Kol Bo (anonymous author, 14th-15th century) no. 64, writes that the repeal of the original institution was based on the difficulty of observing it.  Therefore, we observe the institution prior on Rosh HaShanah and Yom Kippur because their prayers require a higher level of sanctity.


Immersion as an Act of Repentance


Maharil (c. 1365-1427), Hilchot Erev Yom Kippur, presents a third reason for immersion prior to Rosh HaShanah and Yom Kippur.  Maharil suggests that it is considered part of the repentance process.  He compares it to the immersion of a convert who immerses (as part of the conversion process) in order to signify that there is now a change in his life.


Maharil notes a number of practical differences between his approach and the approach that immersion is to remove tumat keri.  First, if the immersion is to remove tumat keri, one can immerse whenever one pleases.  However, if it is for the purpose of repentance, one should immerse as close to Yom Kippur as possible.  [Maharil only discusses immersion prior to Yom Kippur.  Perhaps he does not require immersion prior to Rosh HaShanah because repentance is not a main theme of Rosh HaShanah.]  Second, Maharil notes that if the purpose of the immersion is to merely remove tumat keri, it would only apply to those who are actually impure.  Those who are not impure would not require immersion.  However, if the purpose is for repentance, everyone, including women and young children, should immerse.  [See Sha'agat Aryeh no. 66, regarding a woman's obligation to purify herself prior to a festival.]


R. Moshe Isserles (1520-1572), Darkei Moshe, Orach Chaim 606:3, presents two additional differences between the reasons for immersion.  First, he notes that Maharil states that one should immerse three times and recite vidui.  R. Isserles notes that this is only applicable if the reason for immersion is for repentance.  If the purpose of immersion is for purity, a single immersion is sufficient and there is no reason to recite vidui.  Second, Kol Bo, op. cit., notes that Maharam MiRutenberg (1215-1293) did not immerse in the mikveh before Rosh HaShanah and Yom Kippur.  Rather, he poured nine kav (approximately 12-20 liters) of water on himself.  R. Isserles notes that use of nine kav is a remedy that is only mentioned in the context of allowing a ba'al keri to learn Torah and recite berachot (see Berachot 22a).  It is not a standard purification process.  Therefore, Maharam was certainly of the opinion that immersion before Rosh HaShanah and Yom Kippur is a function of tumat keri.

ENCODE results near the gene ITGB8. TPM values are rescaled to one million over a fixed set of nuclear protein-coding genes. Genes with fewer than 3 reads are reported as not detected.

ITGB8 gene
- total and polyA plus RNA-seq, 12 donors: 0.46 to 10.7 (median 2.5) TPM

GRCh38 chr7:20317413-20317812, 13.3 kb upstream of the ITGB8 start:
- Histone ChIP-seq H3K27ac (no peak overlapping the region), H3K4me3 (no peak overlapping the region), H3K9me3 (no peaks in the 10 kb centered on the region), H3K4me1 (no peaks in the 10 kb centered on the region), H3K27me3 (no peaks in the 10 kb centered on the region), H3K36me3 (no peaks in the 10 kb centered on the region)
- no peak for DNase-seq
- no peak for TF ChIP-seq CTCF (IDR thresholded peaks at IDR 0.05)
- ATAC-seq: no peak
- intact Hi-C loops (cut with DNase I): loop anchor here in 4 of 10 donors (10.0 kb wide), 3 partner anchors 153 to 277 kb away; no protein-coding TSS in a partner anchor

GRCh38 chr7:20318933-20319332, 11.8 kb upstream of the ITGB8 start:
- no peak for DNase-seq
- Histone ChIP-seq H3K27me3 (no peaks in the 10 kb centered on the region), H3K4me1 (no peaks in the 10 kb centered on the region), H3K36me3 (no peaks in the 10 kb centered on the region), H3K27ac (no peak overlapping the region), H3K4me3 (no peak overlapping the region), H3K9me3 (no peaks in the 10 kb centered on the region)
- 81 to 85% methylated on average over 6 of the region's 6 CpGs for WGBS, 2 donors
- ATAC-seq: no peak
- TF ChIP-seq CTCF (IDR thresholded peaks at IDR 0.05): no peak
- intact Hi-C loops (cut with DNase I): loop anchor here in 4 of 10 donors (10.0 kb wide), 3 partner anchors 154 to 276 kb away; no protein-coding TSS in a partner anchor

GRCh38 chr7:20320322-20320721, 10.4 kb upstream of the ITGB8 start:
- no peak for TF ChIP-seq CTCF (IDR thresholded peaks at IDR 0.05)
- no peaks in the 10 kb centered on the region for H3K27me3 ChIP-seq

As a matter of practical halacha, R. Issereles, in his glosses to Shulchan Aruch, Orach Chaim 606:4, writes that reason for immersion is to remove tumat keri.  Therefore, one is only required to immerse one time and one may rely on the use of nine kav.  R. Avraham Gombiner (c.1633-1683) Magen Avraham 606:8, records that there are those who are of the opinion that the immersion is for the purpose of repentance and therefore require three immersions.  R. Chaim C. Medini (1833-1904), S'dei Chemed, Ma'arechet Yom HaKippurim 1:6, rules that single women should not immerse prior to Rosh HaShanah or Yom Kippur.  R. Moshe Meth (c.1551-1606), Mateh Moshe no. 841, rules that in general, immerse prior to Rosh HaShanah and Yom Kippur is not applicable to women.  


Recitation of a Beracha on the Immersion


Rabbeinu Asher, op. cit., cites the opinion of R. Sa'adiah Gaon (882-942) that one should recite a beracha after immersing in the mikveh.  Rabbeinu Asher disagrees and maintains that the purpose of the immersion is only to be more stringent regarding tumat keri prior to Yom Kippur.  Since there is no fulfillment of a mitzvah or even a minhag, no beracha is warranted.


R. Sa'adiah Gaon's position may be that the purpose of the immersion is to purify oneself prior to a festival.  As such, there is a fulfillment of a mitzvah or a minhag in the immersion.  Alternatively, he may be of the opinion that the immersion is an act of repentance.  This may also qualify as a type of minhag that warrants a berachaShulchan Aruch, Orach Chaim 606:4, rules that one does not recite a beracha on the immersion.